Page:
19. 19. HIV Transmission  HIV is transmitted by sexual intercourses – bodily fluid exchange  Transmitted in blood transfusion  Across placenta from mother to child  Needle sharing  If someone is discovered to have HIV – they are asked to contact sexual partner immediately
  20. 20. HIV Transmission  Pregnant woman are advised not to breastfeed their children  Viral particles can be found in breast milk  HIV positive woman use antiretroviral drug before delivery
  21. 21. Treatment  Cannot be cured  Spreads of AIDs can be slowed down  Using variety of drugs – problems here are side effects and cost  Zidovudine – binds to/ block action of reverse transcriptase – stopping replication  Increasing life expectancy
  22. 22. Prevention  Controls of HIV include contact tracing  Programs to exchange used needles for better ones  More care/ control into working on blood transfusion  Ante-natal care
  23. 23. TB Tuberculosis
  24. 24. Tuberculosis  Pathogens: Mycobacterium Tuberculosis, Mycobacterium Bovis  Transmissions: Airborne droplets, undercooked meat, unpasteurized milk  Distribution: Worldwide  Incubation: Weeks – years  Site of action: primary infection in lungs, secondary in lymph nodes, bones, guts  Diagnosis: microscopic examination of sputum, chest X-ray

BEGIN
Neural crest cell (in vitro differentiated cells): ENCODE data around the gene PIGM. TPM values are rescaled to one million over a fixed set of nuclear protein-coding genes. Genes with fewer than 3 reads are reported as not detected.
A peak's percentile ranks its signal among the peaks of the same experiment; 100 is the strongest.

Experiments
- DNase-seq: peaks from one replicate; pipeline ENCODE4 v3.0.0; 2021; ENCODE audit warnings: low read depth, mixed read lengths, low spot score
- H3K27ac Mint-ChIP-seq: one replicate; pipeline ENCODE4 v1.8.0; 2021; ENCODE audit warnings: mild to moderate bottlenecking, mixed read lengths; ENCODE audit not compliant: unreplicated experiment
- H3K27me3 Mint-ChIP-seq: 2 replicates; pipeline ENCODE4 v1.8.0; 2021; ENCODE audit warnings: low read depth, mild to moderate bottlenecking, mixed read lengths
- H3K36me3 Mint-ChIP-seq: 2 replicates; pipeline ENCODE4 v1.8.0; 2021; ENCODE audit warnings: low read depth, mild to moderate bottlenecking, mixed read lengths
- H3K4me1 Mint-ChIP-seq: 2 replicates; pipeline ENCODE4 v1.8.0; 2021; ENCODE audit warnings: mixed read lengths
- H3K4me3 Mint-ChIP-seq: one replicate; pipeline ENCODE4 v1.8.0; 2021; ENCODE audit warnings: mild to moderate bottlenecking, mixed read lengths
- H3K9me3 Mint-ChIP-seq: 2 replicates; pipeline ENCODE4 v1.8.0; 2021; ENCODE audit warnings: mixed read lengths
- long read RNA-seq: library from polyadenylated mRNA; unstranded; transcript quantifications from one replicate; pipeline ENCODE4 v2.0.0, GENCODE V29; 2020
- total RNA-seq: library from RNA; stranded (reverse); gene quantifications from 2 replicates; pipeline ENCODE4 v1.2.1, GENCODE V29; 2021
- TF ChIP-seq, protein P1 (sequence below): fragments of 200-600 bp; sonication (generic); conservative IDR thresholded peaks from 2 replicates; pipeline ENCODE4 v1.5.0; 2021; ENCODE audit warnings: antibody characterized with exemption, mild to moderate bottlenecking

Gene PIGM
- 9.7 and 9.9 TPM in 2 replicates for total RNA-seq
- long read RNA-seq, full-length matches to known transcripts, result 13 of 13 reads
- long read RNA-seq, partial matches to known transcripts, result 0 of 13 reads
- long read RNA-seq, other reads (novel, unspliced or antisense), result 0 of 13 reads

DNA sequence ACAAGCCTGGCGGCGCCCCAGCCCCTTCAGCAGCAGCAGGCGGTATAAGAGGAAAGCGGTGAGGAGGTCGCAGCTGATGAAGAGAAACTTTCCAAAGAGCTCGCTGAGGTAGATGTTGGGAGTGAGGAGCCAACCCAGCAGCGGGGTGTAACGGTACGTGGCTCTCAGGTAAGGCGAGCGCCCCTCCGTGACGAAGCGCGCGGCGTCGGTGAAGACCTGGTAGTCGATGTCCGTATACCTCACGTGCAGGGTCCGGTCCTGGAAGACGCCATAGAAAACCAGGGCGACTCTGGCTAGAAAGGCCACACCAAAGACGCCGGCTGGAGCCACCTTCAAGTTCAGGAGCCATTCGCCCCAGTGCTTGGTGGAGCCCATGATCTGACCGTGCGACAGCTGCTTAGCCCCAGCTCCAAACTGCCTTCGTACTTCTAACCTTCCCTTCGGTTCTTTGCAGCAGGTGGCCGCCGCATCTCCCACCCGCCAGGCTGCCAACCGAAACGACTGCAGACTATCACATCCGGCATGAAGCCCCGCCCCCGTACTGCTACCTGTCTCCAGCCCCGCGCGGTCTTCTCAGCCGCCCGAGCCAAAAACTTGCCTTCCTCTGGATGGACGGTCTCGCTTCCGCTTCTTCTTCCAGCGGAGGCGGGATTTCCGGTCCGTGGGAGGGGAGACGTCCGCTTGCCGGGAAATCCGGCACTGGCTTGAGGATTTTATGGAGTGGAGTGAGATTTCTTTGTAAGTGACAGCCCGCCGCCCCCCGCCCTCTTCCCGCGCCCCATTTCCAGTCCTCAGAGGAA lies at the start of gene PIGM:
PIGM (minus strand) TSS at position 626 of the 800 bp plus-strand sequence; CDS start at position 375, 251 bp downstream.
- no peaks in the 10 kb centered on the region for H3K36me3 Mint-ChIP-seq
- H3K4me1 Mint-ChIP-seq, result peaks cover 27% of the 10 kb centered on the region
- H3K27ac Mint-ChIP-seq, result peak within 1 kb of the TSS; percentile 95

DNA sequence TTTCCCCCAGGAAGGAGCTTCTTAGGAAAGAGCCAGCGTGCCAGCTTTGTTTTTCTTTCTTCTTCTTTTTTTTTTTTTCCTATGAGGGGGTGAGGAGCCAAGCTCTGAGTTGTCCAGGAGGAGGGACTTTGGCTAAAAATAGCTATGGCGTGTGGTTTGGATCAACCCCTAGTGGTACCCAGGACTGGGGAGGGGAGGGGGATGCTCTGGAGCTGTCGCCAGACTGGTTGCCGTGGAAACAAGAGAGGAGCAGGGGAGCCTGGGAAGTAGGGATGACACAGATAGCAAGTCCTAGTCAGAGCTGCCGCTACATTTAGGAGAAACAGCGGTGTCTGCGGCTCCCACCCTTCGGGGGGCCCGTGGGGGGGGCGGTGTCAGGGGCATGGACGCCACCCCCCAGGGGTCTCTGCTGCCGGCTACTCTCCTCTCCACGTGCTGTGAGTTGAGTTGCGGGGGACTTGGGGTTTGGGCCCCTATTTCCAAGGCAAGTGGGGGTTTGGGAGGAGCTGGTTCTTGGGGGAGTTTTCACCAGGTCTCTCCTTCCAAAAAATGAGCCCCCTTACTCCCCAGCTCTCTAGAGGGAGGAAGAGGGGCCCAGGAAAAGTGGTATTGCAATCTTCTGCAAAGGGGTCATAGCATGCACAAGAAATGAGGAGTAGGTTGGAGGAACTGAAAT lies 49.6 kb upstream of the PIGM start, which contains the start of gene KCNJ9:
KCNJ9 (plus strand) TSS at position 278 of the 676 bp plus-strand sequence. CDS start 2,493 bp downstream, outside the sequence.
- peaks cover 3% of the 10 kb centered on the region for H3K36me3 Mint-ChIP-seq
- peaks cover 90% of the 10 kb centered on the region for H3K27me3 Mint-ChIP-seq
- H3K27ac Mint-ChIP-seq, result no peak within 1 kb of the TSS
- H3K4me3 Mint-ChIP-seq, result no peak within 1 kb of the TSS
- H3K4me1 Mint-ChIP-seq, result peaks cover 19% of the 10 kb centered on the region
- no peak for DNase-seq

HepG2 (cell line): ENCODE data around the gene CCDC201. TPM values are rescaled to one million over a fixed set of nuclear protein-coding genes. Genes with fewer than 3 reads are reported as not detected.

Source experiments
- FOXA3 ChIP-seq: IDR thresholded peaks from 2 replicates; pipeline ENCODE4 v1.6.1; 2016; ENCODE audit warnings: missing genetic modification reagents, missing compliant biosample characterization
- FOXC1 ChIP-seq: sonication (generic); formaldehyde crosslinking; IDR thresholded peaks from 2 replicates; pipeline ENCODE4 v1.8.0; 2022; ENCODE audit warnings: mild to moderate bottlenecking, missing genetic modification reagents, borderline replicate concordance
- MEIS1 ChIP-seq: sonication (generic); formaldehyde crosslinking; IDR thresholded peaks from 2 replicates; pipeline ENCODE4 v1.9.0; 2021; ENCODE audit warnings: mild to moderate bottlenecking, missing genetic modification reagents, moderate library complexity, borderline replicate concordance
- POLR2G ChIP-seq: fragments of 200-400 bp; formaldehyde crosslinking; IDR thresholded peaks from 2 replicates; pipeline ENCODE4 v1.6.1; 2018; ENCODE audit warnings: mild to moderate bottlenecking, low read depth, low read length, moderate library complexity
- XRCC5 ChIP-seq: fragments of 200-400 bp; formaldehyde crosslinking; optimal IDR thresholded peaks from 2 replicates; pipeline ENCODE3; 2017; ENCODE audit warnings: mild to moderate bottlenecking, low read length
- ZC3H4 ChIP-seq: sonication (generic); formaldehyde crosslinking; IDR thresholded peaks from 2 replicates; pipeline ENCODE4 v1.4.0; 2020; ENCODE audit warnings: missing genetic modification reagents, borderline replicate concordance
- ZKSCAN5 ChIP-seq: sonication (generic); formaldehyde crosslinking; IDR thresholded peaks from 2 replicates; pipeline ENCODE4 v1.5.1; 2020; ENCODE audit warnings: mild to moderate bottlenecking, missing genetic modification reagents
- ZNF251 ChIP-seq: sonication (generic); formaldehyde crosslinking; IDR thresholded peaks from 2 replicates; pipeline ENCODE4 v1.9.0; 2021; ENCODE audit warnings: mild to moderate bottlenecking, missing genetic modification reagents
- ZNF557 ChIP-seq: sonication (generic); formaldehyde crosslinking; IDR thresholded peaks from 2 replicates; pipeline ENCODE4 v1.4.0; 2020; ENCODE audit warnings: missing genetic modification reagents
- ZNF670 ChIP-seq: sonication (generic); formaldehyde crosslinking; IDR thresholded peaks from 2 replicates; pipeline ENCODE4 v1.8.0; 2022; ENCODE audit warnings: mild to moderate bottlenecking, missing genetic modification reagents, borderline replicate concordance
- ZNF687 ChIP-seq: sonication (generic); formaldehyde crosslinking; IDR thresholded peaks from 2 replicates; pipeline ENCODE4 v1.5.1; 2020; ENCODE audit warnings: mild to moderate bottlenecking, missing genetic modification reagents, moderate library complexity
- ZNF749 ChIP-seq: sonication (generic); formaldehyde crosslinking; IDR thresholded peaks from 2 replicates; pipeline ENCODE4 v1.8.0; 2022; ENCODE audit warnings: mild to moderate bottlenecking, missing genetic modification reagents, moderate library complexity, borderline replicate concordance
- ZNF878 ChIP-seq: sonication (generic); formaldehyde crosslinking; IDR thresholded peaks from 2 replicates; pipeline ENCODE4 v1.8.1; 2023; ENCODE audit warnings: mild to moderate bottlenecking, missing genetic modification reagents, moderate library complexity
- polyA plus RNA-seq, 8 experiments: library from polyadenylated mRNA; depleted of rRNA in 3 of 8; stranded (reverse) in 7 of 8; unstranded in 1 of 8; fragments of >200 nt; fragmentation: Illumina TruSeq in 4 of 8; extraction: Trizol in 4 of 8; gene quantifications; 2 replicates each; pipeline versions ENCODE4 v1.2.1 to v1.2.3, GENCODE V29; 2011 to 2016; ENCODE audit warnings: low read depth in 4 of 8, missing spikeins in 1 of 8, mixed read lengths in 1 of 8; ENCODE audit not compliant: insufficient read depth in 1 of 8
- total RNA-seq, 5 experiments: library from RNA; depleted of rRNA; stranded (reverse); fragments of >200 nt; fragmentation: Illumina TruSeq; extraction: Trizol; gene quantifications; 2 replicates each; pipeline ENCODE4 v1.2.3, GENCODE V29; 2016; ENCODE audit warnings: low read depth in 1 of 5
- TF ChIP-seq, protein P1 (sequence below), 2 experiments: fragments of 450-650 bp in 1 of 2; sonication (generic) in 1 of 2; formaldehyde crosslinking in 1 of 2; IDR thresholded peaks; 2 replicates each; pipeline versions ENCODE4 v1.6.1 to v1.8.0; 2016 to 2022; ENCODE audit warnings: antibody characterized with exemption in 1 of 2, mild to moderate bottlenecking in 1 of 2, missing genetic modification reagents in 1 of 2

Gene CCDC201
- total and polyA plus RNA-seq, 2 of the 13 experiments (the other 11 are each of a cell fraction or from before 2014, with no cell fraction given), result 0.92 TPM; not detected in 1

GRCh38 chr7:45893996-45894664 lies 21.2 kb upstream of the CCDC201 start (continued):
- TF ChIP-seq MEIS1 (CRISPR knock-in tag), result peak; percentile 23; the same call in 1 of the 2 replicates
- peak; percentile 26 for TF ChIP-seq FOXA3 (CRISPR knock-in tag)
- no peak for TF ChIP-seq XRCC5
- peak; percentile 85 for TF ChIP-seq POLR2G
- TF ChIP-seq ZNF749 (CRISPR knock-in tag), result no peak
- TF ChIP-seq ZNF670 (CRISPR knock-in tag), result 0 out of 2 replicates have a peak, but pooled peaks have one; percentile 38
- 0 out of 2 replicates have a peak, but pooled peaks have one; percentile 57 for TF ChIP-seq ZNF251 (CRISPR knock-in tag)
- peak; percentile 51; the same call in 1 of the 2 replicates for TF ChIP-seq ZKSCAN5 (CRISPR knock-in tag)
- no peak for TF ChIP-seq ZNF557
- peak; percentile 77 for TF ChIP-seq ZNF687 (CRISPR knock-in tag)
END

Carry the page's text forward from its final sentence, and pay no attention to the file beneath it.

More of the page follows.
25. 25. Tuberculosis Symptoms  Coughing blood  Coughs  Chest pain  Shortness of breath  Fever  Sweating  Weight Loss
  26. 26. Transmission  Airborne disease – in aerosol droplets  Infect the malnutritioned  Those living in overcrowded conditions – at risk  Opportunistic infection of AIDs  TB transmission can come from cattle milk/ meat  1940s: introduction of Streptomycin  1950s: Introduction of Vaccines  The disease was thought to have been eradicated, now it’s on the rise
  27. 27. Treatment Tuberculosis  When diagnosed – the patient should be isolated  Treatment: Uses several drugs to ensure death to the bacteria  6 – 9 months long  The bacteria – slow growing and not sensitive to drugs  The patient MUST complete the whole course of drug or risk the bacteria becoming resistant
  28. 28. Drug Resistance  Some bacteria survive the treatment, mutate and become drug resistance  DOTS (Direct Observational Treatment Program) used to ensure complete process in the course of treatment  Isoniazid/ Rifampicin used
  29. 29. Drug Resistance  MDR-TB (Multiple-Drug-Resistant) are on the rise  They are now resistant to Isoniazid and Rifampicin